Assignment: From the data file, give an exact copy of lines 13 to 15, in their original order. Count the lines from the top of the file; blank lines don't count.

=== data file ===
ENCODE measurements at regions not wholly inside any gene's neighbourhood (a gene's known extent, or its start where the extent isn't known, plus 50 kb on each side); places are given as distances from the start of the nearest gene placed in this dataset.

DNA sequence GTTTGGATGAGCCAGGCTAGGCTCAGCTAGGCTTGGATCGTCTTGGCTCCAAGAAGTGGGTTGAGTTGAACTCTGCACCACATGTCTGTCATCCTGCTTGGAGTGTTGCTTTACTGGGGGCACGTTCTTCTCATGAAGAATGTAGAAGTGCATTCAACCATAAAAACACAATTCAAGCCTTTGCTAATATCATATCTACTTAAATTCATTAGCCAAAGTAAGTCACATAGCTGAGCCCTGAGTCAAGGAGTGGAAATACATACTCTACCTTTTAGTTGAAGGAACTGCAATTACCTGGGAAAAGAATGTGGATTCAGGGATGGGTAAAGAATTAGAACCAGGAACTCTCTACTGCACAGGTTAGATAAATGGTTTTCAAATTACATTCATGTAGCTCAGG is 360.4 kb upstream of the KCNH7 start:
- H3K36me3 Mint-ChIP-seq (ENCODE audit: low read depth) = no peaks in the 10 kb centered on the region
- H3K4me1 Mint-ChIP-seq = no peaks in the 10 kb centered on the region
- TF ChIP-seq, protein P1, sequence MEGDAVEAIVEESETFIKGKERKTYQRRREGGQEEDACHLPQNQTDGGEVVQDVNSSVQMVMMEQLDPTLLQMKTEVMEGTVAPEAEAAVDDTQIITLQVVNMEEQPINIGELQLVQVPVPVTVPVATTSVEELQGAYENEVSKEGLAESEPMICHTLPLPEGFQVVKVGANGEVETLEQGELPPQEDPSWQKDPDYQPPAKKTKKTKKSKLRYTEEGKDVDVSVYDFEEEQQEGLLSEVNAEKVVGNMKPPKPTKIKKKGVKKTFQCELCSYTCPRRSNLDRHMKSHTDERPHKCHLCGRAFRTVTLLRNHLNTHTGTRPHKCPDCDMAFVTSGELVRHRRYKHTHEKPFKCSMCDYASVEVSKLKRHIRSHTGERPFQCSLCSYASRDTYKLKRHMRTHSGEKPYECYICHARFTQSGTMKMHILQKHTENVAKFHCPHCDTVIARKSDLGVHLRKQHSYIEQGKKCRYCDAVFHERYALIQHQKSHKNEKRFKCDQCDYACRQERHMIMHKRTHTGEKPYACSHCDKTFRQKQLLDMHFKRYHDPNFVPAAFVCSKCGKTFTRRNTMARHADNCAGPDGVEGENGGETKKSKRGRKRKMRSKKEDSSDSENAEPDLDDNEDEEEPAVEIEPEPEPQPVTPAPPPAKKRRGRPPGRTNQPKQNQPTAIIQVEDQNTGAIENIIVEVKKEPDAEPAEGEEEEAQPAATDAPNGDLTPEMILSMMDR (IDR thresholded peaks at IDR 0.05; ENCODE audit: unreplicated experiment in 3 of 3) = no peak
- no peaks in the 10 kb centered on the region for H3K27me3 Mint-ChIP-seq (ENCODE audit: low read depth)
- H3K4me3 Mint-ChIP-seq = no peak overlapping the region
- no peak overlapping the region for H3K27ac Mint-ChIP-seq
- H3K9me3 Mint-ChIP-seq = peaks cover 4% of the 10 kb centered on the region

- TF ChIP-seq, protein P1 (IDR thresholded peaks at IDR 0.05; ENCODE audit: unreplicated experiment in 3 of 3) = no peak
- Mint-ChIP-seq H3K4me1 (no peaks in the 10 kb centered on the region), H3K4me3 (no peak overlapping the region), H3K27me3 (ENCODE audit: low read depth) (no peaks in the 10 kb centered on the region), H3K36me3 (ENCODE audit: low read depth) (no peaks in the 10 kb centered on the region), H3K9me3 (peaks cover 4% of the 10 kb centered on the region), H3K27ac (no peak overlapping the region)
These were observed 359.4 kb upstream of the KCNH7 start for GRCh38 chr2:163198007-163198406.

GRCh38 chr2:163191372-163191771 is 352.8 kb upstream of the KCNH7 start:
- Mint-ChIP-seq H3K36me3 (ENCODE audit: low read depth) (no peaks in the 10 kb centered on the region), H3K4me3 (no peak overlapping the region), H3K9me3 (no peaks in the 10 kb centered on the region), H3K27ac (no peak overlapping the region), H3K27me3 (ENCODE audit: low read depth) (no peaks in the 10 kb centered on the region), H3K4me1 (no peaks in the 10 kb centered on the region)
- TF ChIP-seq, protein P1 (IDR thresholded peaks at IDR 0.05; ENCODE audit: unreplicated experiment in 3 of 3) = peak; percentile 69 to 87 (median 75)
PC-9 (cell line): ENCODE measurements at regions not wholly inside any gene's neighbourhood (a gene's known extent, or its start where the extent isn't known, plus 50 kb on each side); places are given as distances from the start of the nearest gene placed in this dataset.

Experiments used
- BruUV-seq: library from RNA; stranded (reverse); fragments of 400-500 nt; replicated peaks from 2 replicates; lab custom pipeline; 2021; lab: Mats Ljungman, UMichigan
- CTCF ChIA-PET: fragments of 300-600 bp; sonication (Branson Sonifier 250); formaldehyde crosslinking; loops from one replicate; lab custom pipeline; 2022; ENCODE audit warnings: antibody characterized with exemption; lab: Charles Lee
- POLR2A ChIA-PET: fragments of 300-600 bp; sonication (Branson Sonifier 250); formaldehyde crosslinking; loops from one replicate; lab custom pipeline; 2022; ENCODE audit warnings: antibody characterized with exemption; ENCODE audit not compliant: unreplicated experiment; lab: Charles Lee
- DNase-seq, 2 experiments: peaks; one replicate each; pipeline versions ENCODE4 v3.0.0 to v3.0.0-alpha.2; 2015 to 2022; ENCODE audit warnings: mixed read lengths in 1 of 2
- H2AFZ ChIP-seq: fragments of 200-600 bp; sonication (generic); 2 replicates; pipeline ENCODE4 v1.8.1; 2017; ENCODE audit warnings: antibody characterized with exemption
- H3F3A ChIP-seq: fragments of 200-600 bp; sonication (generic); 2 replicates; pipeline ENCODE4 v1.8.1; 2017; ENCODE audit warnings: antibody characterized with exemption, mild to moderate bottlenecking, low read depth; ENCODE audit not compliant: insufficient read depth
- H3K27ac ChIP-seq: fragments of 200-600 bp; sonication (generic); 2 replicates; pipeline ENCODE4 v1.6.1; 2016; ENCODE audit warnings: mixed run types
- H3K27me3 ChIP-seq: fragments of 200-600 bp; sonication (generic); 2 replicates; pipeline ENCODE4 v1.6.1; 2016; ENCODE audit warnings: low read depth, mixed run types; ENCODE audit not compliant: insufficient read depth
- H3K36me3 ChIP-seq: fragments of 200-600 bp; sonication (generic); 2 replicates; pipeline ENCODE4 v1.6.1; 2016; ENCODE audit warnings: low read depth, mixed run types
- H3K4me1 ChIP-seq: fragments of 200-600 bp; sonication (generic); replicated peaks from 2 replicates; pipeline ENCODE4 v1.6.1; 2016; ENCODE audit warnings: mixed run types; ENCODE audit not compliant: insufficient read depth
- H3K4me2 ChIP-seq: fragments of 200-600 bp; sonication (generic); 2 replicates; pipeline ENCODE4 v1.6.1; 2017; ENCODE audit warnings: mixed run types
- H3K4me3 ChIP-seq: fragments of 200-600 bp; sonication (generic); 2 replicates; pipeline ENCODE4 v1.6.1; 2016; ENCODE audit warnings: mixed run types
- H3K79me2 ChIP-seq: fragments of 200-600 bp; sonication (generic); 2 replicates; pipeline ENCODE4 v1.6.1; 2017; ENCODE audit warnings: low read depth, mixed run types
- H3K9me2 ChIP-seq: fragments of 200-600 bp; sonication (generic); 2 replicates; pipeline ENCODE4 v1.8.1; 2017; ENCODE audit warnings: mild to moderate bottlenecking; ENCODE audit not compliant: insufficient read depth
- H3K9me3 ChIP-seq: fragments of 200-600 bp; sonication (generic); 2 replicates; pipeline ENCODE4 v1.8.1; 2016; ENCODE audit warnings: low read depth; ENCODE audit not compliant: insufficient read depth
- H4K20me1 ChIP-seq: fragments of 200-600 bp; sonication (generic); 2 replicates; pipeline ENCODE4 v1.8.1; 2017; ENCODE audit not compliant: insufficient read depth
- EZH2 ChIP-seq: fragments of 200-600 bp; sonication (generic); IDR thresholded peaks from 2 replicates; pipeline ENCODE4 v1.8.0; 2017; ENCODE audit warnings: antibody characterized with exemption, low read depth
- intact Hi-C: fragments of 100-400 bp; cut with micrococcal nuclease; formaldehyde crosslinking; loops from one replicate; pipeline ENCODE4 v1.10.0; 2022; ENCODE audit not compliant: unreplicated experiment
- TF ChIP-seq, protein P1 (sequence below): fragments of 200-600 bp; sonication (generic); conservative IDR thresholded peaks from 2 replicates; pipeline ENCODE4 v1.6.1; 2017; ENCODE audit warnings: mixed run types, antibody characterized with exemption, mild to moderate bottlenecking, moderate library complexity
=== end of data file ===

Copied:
GRCh38 chr2:163191372-163191771 is 352.8 kb upstream of the KCNH7 start:
- Mint-ChIP-seq H3K36me3 (ENCODE audit: low read depth) (no peaks in the 10 kb centered on the region), H3K4me3 (no peak overlapping the region), H3K9me3 (no peaks in the 10 kb centered on the region), H3K27ac (no peak overlapping the region), H3K27me3 (ENCODE audit: low read depth) (no peaks in the 10 kb centered on the region), H3K4me1 (no peaks in the 10 kb centered on the region)
- TF ChIP-seq, protein P1 (IDR thresholded peaks at IDR 0.05; ENCODE audit: unreplicated experiment in 3 of 3) = peak; percentile 69 to 87 (median 75)